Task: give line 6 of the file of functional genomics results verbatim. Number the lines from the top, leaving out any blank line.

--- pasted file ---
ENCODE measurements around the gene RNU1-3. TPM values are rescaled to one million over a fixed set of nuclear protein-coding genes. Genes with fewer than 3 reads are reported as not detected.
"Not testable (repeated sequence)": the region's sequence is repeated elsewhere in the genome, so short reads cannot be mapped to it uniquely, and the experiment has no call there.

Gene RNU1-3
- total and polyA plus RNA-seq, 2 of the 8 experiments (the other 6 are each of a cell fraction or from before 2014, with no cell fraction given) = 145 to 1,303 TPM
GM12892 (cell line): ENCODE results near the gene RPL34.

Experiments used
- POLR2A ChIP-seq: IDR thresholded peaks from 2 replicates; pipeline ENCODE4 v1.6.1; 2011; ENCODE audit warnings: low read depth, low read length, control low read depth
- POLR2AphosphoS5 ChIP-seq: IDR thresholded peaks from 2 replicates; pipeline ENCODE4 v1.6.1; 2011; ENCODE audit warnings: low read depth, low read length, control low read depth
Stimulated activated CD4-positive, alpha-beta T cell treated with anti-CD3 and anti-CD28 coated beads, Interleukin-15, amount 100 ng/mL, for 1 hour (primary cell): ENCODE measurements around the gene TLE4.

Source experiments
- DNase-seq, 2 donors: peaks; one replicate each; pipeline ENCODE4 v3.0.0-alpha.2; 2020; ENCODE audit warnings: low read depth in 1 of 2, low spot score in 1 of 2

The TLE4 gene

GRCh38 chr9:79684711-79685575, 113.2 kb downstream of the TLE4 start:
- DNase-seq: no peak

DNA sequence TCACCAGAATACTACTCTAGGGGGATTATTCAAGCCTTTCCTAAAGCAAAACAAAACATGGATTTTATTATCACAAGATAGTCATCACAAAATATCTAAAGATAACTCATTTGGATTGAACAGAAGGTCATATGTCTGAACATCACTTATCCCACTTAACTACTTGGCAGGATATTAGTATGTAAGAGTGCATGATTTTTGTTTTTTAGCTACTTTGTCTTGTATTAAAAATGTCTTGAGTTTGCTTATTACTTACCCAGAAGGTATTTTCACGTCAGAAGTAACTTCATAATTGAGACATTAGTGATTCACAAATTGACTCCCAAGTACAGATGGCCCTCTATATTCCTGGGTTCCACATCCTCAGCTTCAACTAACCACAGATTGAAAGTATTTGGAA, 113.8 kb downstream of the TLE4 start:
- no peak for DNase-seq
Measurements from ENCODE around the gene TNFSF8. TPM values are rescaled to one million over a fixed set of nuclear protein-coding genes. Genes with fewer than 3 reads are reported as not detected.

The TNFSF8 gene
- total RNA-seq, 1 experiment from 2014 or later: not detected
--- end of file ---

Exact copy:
Experiments used